Millions of youthful ghosts and goblins will be taking to the streets in the annual Halloween ritual of trick or treat, and that means adults need to take some special care to make it a safe celebration.
For children, Halloween is an occasion for merrymaking, and the fun can result in carelessness on their part. Grownups need to be aware of this and be ready to compensate.Some suggestions:
- Jack-o-lanterns containing candles should be kept away from landings and doorsteps where long, flowing costumes could come in contact with the flames, warns the federal Consumer Product Safety Commission.
Indoors, make sure that these lanterns are away from curtains, decorations and furnishings that could be ignited.
- Homes welcoming the visits of costumed youngsters should display a light, and residents ought to pick up things like garden hoses and lawn ornaments that could trip children.
Parents, the safety commission says, should tell their offspring to go only to homes where a welcoming light is on.
And they should be warned never to enter the home or apartment of a stranger. Setting a specific time for them to be home can be a good idea.
- When shopping for costumes, look for ones labeled flame resistant, the commission says. This doesn't mean the product won't burn, but at least it will resist ignition, and will extinguish easily if a fire starts.
Flimsy skirts and costumes with big, baggy sleeves should be avoided because of the danger of contact with fire.
- Make costumes short enough to avoid tripping, and dress youngsters in shoes that fit - Mom's high heels can be a hazard to youngsters, the National Safety Council warns.
- Make costumes light and bright enough to be easily visible to motorists. Decorating or trimming the costume with reflective tape can be a big help.
These reflective tapes can be seen by drivers even when traveling at high speeds, the American Optometric Association reports.
Bags intended for goodies can also be decorated with reflective tape, and children should also carry flashlights to help them see and be seen.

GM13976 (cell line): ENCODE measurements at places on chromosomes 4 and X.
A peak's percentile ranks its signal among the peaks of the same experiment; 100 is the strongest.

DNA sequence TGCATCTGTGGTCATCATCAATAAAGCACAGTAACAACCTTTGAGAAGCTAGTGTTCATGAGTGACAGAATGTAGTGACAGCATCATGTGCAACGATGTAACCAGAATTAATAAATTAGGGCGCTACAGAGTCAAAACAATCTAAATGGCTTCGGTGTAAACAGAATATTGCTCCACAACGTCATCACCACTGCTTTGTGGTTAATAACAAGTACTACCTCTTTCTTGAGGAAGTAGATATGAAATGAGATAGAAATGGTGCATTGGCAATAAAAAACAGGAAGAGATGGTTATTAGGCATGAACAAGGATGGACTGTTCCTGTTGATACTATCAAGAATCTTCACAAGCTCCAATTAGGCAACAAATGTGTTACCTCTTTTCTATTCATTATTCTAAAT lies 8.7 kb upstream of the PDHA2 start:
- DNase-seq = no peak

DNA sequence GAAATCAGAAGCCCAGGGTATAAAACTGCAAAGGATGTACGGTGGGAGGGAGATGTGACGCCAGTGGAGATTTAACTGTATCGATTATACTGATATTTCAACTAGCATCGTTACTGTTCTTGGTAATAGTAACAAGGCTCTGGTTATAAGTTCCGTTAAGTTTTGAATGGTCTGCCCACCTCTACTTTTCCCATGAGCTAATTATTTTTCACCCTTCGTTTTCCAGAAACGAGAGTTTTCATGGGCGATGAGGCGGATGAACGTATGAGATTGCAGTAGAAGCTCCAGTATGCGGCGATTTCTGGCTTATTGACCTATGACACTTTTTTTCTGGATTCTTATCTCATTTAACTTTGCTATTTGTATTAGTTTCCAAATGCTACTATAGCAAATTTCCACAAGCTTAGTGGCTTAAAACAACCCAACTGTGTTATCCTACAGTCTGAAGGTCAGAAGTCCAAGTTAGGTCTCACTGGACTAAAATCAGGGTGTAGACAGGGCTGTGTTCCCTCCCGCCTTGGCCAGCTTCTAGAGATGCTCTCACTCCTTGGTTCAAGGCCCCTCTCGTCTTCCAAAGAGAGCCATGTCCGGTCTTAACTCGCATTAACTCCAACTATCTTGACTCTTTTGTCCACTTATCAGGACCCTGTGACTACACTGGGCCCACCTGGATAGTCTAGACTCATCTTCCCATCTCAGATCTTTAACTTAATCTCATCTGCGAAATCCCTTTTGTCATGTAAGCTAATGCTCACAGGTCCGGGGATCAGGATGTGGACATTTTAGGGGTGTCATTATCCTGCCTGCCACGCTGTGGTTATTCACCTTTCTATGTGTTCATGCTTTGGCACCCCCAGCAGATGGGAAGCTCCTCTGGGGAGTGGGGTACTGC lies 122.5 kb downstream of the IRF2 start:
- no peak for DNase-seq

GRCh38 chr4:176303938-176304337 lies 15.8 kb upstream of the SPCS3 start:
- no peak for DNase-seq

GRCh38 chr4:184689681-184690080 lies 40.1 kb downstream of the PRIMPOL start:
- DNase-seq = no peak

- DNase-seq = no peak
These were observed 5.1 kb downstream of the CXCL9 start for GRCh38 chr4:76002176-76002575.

- The commission urges using natural masks of cosmetics rather than buying the child a plastic or cardboard mask that can obstruct vision and even restrict breathing.
- Swords, knives and similar costume accessories should be soft and flexible.
- Warn children not to eat any of the treats before they get home, and then examine all the items carefully before allowing them to be eaten.
Be especially wary of treats that are not wrapped in original wrappers. In many areas local hospitals offer to X-ray Halloween treats, and some local police departments have programs too.
- Small children should be accompanied by an adult on their rounds, and all youngsters should be warned against running out from between cars or across lawns, where ornaments, furniture or clotheslines may prove dangerous to them.
Adult drivers need to be aware of the large numbers of children who will be out and need to watch for them in the streets or darting out unexpectedly. Be especially wary when pulling into driveways and alleys.
- And, finally, bring in your pets on Halloween night, urges the Humane Society of the United States.
Black cats seem to be particularly subject to cruelty on this evening, and even dogs in their own yards aren't safe from thoughtless or cruel people, the society warns. Keep pets inside or on a secure leash if walking them.
Dogs or cats frightened by the sight of costumed children may also bite or scratch, the society warns, and keeping the pet away from the holiday confusion can prevent these problems.
And remember, pets are like children in one way. Letting them consume candy, gum and cookies can lead to an upset stomach.